A school district in New Jersey has decided students who have more than $75 in lunch debt will be banned from several extra curricular activities. Students in Cherry Hill who have accrued debt will not be allowed to attend prom or go on field trips, the BBC reports.
The Cherry Hill school board president said the plan had a "balance of compassion" while also "holding people accountable," according to the BBC.
The new policy was approved last week, CBS Philadelphia reports.
The measure replaces an old policy that said students who owed more than $10 would only be allowed tuna sandwich meals – and those with more than $20 in debt would get nothing.
Now, students who cannot pay will still receive hot lunch from the daily menu – but no a la carte items. This was seen as a solution to the old policy, but many feel banning students from activities like prom because they have lunch debt is still a form of "lunch shaming."
The reaction to the passage of the policy was largely negative, CBS Philadelphia reports. "What will happen in my daughter's classroom when one of her classmates can't go on the field trip?" one parent asked. "What will the children say about their classmates? It's sickening to think about, frankly."
The school board has been trying to find a solution for the thousands of dollars worth of unpaid lunch dues, according to CBS Philadelphia. Two years ago, the district forgave $25,000 in lunch debt and adopted a new policy to pressure parents to pay – or apply for free lunches if they couldn't.
This time, a businessman offered to bail the district out of lunch debt. Local supermarket chain owner, Steve Ravitz, posted on Facebook last month that he would be "happy to solve this issue." However, Superintendent Dr. Joseph Meloche did not see the post, and has not heard back from the chain owner after reaching out to him, a public information officer (PIO) for the district told CBS News via email.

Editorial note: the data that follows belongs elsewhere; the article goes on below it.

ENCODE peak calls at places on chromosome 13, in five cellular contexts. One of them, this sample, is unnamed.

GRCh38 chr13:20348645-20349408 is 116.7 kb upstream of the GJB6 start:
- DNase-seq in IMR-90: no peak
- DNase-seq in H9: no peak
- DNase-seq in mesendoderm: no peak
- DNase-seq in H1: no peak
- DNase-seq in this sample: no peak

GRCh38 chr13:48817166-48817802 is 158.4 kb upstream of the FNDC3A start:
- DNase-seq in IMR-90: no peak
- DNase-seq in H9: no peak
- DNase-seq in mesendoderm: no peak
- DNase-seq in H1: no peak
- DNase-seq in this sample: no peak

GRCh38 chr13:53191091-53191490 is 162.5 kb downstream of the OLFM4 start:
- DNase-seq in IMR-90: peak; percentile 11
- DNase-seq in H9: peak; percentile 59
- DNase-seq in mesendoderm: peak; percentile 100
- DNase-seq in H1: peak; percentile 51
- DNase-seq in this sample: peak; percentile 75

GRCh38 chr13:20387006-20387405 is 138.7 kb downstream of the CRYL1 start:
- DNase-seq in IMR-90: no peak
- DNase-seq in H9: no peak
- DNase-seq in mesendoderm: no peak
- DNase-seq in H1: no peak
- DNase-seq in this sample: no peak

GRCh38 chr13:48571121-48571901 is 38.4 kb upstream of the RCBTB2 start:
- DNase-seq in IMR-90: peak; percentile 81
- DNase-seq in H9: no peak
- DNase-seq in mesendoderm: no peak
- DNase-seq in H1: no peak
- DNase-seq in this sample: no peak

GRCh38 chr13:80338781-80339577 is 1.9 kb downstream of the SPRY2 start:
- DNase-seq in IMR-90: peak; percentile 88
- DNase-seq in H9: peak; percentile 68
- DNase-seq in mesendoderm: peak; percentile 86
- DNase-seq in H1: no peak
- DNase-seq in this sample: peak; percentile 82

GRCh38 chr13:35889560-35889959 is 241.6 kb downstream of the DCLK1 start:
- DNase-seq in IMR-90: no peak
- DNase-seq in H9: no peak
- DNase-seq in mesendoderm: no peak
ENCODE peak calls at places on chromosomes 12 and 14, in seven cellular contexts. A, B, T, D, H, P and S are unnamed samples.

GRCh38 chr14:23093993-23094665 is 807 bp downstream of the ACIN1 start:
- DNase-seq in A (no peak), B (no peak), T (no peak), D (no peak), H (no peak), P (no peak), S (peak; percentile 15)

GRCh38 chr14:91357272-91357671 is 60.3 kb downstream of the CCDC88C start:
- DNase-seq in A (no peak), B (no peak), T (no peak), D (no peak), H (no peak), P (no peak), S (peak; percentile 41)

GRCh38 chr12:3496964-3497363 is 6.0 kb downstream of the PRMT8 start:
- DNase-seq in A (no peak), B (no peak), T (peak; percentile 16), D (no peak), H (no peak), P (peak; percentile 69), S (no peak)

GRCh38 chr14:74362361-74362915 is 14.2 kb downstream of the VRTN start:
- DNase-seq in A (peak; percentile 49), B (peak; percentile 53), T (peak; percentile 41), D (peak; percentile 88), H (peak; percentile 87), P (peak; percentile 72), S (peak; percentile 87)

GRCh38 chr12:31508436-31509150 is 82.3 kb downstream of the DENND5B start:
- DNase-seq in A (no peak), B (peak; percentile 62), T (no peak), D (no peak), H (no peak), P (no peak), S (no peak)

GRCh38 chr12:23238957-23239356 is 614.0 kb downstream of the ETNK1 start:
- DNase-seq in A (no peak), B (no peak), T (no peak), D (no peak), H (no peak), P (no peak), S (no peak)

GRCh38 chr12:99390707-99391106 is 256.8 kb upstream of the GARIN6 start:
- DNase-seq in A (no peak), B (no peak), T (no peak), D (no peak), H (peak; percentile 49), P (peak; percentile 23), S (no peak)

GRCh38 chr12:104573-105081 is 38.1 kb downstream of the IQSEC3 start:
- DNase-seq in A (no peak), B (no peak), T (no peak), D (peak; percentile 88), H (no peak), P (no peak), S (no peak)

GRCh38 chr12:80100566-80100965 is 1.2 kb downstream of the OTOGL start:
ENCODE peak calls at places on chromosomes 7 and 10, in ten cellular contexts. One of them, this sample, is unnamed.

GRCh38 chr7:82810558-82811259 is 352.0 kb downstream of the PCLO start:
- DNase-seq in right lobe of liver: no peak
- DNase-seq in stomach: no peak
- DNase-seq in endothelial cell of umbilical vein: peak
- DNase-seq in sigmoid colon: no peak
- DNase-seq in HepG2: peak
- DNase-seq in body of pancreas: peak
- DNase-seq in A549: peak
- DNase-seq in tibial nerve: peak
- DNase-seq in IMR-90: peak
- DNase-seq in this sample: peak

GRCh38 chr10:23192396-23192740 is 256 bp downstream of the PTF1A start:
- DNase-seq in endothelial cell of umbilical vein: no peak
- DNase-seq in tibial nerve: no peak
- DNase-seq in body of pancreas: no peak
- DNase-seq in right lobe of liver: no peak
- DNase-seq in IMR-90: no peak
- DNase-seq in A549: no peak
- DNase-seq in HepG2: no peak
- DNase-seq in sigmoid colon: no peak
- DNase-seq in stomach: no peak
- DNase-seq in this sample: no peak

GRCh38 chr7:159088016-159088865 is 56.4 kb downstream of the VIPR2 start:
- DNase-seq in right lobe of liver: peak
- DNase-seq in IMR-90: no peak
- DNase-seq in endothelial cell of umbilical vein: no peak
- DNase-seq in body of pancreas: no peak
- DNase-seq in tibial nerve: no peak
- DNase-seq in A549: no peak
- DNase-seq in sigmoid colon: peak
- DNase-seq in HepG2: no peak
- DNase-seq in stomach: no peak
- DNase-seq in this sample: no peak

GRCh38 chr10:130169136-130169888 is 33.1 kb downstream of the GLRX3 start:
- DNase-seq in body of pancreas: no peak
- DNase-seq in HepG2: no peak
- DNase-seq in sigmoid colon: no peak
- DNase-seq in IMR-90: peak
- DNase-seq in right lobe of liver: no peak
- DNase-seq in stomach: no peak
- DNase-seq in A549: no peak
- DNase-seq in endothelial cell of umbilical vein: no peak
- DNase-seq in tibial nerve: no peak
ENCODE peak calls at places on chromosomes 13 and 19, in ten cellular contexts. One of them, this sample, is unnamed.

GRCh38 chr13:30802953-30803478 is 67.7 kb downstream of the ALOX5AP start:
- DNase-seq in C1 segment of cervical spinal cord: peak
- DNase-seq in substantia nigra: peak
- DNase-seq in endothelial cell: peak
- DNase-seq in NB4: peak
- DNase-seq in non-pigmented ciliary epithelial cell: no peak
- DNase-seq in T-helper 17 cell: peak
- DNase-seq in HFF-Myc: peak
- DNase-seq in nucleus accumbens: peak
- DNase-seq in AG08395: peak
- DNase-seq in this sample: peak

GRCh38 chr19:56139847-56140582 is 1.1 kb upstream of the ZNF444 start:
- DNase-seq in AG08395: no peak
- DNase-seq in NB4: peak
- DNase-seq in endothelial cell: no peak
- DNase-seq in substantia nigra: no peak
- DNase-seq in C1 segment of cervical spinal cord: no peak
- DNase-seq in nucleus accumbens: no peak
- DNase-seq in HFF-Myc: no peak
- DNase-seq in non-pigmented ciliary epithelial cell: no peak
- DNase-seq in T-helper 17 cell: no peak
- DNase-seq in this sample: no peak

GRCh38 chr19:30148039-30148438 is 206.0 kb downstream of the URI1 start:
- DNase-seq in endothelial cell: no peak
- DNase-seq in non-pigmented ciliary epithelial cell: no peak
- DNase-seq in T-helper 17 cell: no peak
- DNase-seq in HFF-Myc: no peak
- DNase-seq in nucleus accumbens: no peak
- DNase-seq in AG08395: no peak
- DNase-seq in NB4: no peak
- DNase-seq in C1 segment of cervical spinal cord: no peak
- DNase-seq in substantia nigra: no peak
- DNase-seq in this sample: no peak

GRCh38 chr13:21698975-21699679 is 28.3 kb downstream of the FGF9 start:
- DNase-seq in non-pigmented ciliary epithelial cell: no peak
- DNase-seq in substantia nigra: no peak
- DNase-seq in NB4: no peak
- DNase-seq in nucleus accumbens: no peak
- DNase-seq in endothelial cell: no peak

In a written statement provided by the PIO, Melcohe said school lunch debts is a "complicated issue" and the district's new policy is "an extreme outlier in New Jersey as other districts continue to follow the state statute that requires meals to be 'withheld.'"
"The lunch debt issue is a complicated one, as simply wiping away the debt that exists does not solve the problem of families and children who are food insecure and who are struggling to provide meals – both in school and at home," Meloche's statement continued.
The superintendent is accepting donations for the schools's Friday Food Backpack Program, which sends "food home with children in 5 of our schools on a weekly basis, providing additional support and sustenance during the weekend," Meloche's statement reads.
Several school districts have grappled recently with how to handle students' school lunch debts.
A school district in Rhode Islandafter announcing students with school lunch debts would be served cold sunbutter and jelly sandwiches. A local restaurant owner offered to donate $4,000 to relieve students of their lunch debts, but the school denied her donation.
After hearing about Warwick Public Schools' policy, the CEO of Chobani also offered to pay off the students' debt. However, the offer came about a day after the district announced on Facebook it would overturn its policy.
The district explained that it participates in the federally assisted National School Lunch Program that provides nutritional, affordable lunches to all children, and reduced-cost or no-cost lunches to those who qualify.
In July, a Wyoming district sent letters to 40 families who owed at least $10 for their kids' lunches, threatening to put the kids in foster care if their parents didn't pay. Todd Carmichael, the CEO of La Colombe Coffee, offered the district $22,000 to pay off the debt.
Earlier this month, California Gov. Gavin Newsoma measure that stipulates that all students get lunch – regardless of whether their families are behind in paying meal fees.
The new law also requires that pupils with lunch debt are "not shamed or treated differently." The legislation requires that all public school students have a "state reimbursable" meal provided, "even if their parent or guardian has unpaid meal fees." It amends a previous act that required students with lunch debt be offered "alternative" meals.